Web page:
Opportunities and Agendas in Community Development 15
Law and Ethics 15
The Media Health and Social Care 15

The media is a significant entity in contemporary society, both in terms of the communication of information and provision of entertainment and in influencing people’s beliefs, attitudes and behaviour. The spread of popular access to the internet and the emergence of social media that enable users to create and share content and develop new forms of social network has further transformed the impact of the media in everyday life. This module explores the relationship between the media and health and social care from two perspectives. The first is how the media (both traditional and digital) influence health behaviours and public attitudes towards health, social care and disability. The second perspective is how health and social care professionals, agencies and service-users might use different types of media to inform, campaign and facilitate support.

Please note the modules listed are correct at the time of publishing, for full-time students entering the programme in Year 1. Optional modules are listed where applicable. Please note the University cannot guarantee the availability of all modules listed and modules may be subject to change. For further information please refer to the terms and conditions at
The University will notify applicants of any changes made to the core modules listed above.

Progression from one level of the programme to the next is subject to meeting the University’s academic regulations.

2023 Course Tuition Fees

 UK / Channel Islands /
Isle of Man / Republic of Ireland 


Year 1 £9,250 £14,700
Year 2 £9,250 £14,700
Year 3 £9,250 £14,700
Total £27,750 £44,100
Optional Sandwich Year* £1,385 £1,440
Total with Sandwich Year £29,135 £45,540

If you are a UK student starting your degree in September 2023, the first year will cost you £9,250**. Based on this fee level, the indicative fees for a three-year degree would be £27,750 for UK students.

Remember, you don't have to pay any of this upfront if you are able to get a tuition fee loan from the UK Government to cover the full cost of your fees each year. If finance is a worry for you, we are here to help. Take a look at the range of support we have on offer. This is a great investment you are making in your future, so make sure you know what is on offer to support you.

UK Part-Time fees are calculated on a pro rata basis of the full-time fee for a 120 credit course. The fee for a single credit is £77.08 and a 15 credit module is £1,156. Part-time students can take up to a maximum 90 credits per year, so the maximum fee in a given year will be the government permitted maximum fee of £6,935.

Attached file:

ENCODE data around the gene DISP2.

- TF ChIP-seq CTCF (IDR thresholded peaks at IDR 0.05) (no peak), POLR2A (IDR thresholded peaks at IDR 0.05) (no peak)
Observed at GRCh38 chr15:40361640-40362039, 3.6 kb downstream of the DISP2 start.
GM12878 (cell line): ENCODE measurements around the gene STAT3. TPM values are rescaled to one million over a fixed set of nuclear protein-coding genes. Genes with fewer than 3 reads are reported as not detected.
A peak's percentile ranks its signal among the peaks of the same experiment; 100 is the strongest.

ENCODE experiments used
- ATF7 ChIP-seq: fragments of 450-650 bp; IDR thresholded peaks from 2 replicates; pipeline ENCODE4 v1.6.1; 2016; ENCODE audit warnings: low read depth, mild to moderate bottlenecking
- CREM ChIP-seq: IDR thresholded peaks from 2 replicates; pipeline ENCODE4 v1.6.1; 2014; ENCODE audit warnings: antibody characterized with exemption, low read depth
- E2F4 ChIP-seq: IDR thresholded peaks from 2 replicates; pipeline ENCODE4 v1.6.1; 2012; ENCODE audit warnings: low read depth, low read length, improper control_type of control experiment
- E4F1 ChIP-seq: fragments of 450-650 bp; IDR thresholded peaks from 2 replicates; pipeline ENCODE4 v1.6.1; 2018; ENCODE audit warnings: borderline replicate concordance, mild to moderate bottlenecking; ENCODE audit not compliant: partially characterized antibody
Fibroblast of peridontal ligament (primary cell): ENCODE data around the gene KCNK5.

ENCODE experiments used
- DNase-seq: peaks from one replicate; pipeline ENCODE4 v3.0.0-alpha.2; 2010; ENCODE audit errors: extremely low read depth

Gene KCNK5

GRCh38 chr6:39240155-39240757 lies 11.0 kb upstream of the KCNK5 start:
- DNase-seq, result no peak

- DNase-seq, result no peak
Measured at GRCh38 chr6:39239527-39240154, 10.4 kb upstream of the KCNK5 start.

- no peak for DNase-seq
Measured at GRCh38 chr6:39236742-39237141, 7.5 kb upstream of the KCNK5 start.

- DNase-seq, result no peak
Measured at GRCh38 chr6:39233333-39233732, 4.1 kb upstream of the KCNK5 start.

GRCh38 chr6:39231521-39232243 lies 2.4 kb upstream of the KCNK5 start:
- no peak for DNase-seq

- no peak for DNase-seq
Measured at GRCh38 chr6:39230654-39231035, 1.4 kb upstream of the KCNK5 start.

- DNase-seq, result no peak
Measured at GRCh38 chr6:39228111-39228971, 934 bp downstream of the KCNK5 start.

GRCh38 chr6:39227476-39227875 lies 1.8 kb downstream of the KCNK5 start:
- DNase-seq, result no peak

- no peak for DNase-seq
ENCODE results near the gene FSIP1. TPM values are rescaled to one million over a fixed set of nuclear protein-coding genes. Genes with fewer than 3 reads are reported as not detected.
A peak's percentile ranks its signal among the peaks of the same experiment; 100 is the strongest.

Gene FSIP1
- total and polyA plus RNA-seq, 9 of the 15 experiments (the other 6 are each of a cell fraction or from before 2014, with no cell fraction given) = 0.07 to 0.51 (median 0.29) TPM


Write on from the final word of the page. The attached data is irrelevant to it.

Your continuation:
International part-time fees are calculated on a pro rata basis of the full-time fee for a 120 credit course. The fee for a single credit is £122.50 and a 15 credit module is £1,837.

* Please note that not all courses offer an optional sandwich year. To find out whether this course offers a sandwich year, please contact the programme leader for further information.

**The University of Winchester will charge the maximum approved tuition fee per year.


As one of our students all of your teaching and assessments are included in your tuition fees, including, lectures/guest lectures and tutorials, seminars, laboratory sessions and specialist teaching facilities. You will also have access to a wide range of student support and IT services.

There might be additional costs you may encounter whilst studying. The following highlights the mandatory and optional costs for this course:


Trips: There may be additional costs for off-campus activities, some of which may be supported by the Faculty. For trips further afield, there may be costs incurred by the student for travel. Indicative cost £20.

Core texts: Multiple copies of core text are held within the library and e-books are identified where possible, however due to limited availability students are recommended to purchase a copy for their own use. Indicative cost £100 per year. 


Printing and Binding

The University is pleased to offer our students a printing allowance of £5 each academic year. This will print around 125 A4 (black and white) pages. If students wish to print more, printer credit can be topped up by the student. The University and Student Union are champions of sustainability and we ask all our students to consider the environmental impact before printing.

Disclosure and Barring Service

A Discloure and Barring Service (DBS) clearance check is required when applicants accept their offer for a place on the course. Applicants cover the cost of this. Indicative cost: £40


We have a variety of scholarship and bursaries available to support you financially with the cost of your course. To see if you’re eligible, please see our Scholarships and Awards.

Key course details

UCAS code
3 years full-time, 6 years part-time
Typical offer
88-104 points
On campus, Winchester